Several differentially expressed proteins related to metabolism were observed. Proteins those were up-regulated were as follows: Imidazole glycerol phosphate dehydratase, Fructan-1-exohydrolase, Fructan-6-exohydrolase, Fructan-1-exohydrolase, NADPH quinoneoxido-reductase, adenosyl-homocysteinase, andGlucose-1-phosphate adenylyltransferase, and Phosphoglycerate kinase. The up-regulation of gene for the synthesis of Fructan-1-exohydrolase seems obvious, as apart from encoding storage compounds, fructans might have an important role in protection against stress [56]. These accumulated low molecular weight water-soluble compounds are known as “compatible solutes” or “osmolytes” is the common strategy adopted by several organisms to combat the environmental stresses. Osmotic adjustments at physiological levels are keys to survive under salinity stress. The osmoregulators protect plant cells during extreme stress conditions of salt. Furthermore, genes related to osmoprotectant biosynthesis are up-regulated under salinity stress [57]. Also, their accumulation is preferentially favoured under salt stress because they provide tolerance against stress [58]. The level of accumulation of osmo-protectants in different species provides different levels of protection during abiotic stresses. Genes responsible for the synthesis of different types of compatible solutes have been isolated from various organisms. Genetic engineering attempts are being made with these endogenous or ectopic genes to successfully use to synthesize compatible solutes in target organisms to improve stress tolerance [59,60].

Role of differentially expressed proteins

In response to salt stress and bacterial inoculation, the level of ATP synthase that is primarily involved in the energy production processes was enhanced. Previous study has shown the positive association between the defense response and primary metabolic process involved in energy production like ATP biosynthesis, pentose phosphate pathway, TCA cycle, electron transport, and glycolysis [61]. The complexity of plant defense responses requires abundant amount of energy. In addition, the primary metabolic pathways play a role as a source of signaling molecules to trigger defense responses [62]. Based on the observed results, it is plausible that expression of metabolic proteins like ATP synthase serves as a switch to turn on or off the different connections between carbohydrate metabolism and defense responses.

Similarly, bacterial inoculation enhanced the expression of Ribulose bisphosphate carboxylase that are related to the increase of availability of photosynthates/carbon skeletons both for biosynthetic reactions and production of energy. Previous study has demonstrated that PGPR Pseudomonas fluorescens KH-1 up-regulated the expression of Ribulose bis phosphate carboxylase which is an important enzyme in chloroplast metabolism and photosynthesis. The increased level of Phosphoglycerate kinase catalyzes the formation of ATP from ADP in glycolysis where 1,3-bisphosphoglycerate is converted to 3-phosphoglycertae. This reaction is essential in most cells for ATP generation and for carbon fixation in plants. However, under stress conditions, do plants need to energy has not yet been reported. In addition, bacterial inoculation enhanced the Glucose-1- phosphate adenyltransferase expression, that have positive consequences on plant growth and metabolism both when plants is in physiological condition and even more when plants are under stress conditions [63].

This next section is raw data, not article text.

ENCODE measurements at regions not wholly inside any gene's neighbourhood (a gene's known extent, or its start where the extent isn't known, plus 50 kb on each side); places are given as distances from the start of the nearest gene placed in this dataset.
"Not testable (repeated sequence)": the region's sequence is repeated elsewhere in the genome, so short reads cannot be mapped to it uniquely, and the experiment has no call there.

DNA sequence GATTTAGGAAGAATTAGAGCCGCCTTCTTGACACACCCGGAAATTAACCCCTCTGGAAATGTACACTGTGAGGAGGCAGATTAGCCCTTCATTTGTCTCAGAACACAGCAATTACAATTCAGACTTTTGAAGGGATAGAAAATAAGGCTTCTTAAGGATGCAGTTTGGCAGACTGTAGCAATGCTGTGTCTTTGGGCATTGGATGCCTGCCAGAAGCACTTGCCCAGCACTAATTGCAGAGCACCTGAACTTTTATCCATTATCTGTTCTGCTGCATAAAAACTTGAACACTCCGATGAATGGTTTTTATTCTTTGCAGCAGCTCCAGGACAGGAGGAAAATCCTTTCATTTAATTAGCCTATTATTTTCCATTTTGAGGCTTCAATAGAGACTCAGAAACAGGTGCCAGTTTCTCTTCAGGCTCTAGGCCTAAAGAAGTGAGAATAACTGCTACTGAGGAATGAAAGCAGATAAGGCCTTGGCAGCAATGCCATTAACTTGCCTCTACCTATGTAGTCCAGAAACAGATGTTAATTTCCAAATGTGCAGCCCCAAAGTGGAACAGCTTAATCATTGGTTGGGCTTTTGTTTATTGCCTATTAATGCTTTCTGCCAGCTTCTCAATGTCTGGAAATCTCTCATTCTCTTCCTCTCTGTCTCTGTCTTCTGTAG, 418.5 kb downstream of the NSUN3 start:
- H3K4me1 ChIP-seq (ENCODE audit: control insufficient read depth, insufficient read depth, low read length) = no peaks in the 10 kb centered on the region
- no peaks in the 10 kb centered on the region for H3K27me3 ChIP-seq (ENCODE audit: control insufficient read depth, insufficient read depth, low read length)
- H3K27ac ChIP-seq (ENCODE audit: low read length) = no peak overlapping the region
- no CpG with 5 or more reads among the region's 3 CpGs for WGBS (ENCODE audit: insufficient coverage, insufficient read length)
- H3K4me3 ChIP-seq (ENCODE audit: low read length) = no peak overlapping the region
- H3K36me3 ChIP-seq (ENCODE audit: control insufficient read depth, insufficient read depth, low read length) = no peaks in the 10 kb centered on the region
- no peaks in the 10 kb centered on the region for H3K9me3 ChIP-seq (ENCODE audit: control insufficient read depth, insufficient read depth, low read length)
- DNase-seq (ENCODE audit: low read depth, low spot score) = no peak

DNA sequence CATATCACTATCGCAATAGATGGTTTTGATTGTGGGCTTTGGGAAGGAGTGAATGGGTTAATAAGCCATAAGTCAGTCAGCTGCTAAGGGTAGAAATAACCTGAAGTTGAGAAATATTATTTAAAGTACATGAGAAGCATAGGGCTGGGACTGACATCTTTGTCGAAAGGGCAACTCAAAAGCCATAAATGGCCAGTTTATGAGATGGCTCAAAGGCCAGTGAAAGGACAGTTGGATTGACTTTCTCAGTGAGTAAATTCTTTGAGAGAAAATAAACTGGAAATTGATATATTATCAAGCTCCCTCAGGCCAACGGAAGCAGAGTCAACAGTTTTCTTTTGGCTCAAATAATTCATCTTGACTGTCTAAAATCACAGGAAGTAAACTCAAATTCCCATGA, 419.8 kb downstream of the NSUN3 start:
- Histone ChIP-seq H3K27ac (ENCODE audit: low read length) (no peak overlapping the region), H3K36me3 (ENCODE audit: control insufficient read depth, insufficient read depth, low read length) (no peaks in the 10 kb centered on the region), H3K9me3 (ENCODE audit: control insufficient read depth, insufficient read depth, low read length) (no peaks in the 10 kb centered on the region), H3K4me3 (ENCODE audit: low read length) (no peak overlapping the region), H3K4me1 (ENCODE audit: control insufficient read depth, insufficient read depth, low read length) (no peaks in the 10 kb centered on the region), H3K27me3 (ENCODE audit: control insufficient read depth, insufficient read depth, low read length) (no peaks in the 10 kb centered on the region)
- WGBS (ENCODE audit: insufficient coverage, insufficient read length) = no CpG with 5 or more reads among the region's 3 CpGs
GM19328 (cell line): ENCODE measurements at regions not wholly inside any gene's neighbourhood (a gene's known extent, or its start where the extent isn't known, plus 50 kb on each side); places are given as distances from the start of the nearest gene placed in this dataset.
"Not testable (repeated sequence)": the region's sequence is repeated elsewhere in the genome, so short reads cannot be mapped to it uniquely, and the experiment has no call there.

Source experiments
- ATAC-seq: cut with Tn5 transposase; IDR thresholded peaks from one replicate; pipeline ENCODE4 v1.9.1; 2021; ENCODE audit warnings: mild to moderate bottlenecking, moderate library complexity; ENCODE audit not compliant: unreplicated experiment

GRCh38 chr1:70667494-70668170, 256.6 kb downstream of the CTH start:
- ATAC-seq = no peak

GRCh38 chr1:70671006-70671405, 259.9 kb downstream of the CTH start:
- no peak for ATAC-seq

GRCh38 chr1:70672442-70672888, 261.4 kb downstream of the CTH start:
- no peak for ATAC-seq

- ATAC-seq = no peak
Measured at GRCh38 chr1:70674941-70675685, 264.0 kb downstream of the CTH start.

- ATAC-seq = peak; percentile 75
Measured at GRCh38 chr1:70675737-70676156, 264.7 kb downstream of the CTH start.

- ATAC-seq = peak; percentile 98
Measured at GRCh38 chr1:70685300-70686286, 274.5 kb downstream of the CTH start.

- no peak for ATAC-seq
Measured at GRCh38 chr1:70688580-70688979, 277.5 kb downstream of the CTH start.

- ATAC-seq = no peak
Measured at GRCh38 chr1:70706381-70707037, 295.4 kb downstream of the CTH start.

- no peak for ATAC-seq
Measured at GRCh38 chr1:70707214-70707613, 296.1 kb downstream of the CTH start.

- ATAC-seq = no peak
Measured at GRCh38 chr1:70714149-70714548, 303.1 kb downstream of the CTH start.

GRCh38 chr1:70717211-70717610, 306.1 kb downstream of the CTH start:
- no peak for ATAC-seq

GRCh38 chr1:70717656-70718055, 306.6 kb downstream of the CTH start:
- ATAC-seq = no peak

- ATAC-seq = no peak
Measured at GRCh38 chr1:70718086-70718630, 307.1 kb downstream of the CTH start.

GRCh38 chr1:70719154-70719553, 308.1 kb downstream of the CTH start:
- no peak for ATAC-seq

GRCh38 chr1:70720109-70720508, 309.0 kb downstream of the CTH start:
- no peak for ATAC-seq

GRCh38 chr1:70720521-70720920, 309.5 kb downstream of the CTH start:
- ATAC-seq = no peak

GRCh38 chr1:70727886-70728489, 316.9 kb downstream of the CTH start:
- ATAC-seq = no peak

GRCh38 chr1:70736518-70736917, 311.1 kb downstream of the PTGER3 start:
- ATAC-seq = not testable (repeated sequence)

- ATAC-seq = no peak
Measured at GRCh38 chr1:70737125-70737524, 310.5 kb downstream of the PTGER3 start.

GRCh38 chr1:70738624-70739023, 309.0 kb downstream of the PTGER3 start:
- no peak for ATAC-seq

Based on protein profiling using gel-free method, the present study reports the amelioration of salt stress in wheat by a plant growth promoting bacterium Enterobacter cloacae SBP-8 which modulates expression of different proteins involved in maintenance of cell structure, division, protein synthesis, proteolysis, photosynthesis, defense, fatty acid synthesis, homeostasis, and other metabolic pathways. Inoculation of SBP-8 upregulates expression of proteins such as tubulin, profilin, retinoblastoma, CASP (casparian strip membrane protein), xyloglucan endotransglycosylase etc., which can play eminent role in strengthening of cell wall and maintenances of cell structure to prevent cellular damage during salt stress condition. It also modulates expression of membrane ion-transporter proteins including malate transporter, and ROS-responsive calcium channel proteins which are pivotal in maintenance of ion-homeostasis to cope with salt stress. The bacterial inoculation increased expression of proteins and non-specific lipid transfer proteins involved in biosynthesis of lipids such as obtusfoliol, and steroid hormones. It further enhanced expression of Clp proteases, thioredoxin H, catalase, proteins of Ninja family, thaumatin like proteins, and other defense-related enzymes/proteins which indicate the overlap in mechanisms of plant responses to biotic and abiotic stressors. PGPB-mediated suppression of protein synthesis pathway, ribosomal subunits, and activation of ubiquitin activating enzymes suggest the possible strategy for the abetment of damages caused by salt stress. Finally, the bacterial inoculation also upregulates the proteins involved in metabolic pathways leading the synthesis of storage proteins and osmoprotectants which are the most common protective mechanisms to overcome growth inhibition caused by salt stress. Thus, the present study provides evidence that the application of a beneficial PGPR to wheat seedlings could be used as an effective tool to overcome the salinity stress. The identified proteins can be useful for genetic transformation to improve the salt tolerance mechanism in wheat-like cereal crops. The future study should be directed to quantitatively analyze the differentially expressed proteins under different salinity treatments to elucidate the proper salt-tolerance mechanism.

Supporting information

S1 File. The total protein recorded in the T-1 treatment (uninoculated control plants treated with and without salt stress), T-2 (bacterial inoculated plants and their uninoculated control plants), and T-3 treatment (bacterial inoculated plants treated with salt stress and bacterial inoculated control plants grown without salt stress).



The work was supported by the Department of Biotechnology, Government of India, New Delhi to PNJ. Grant No. BT/PR14527/AGR/21/326/2010.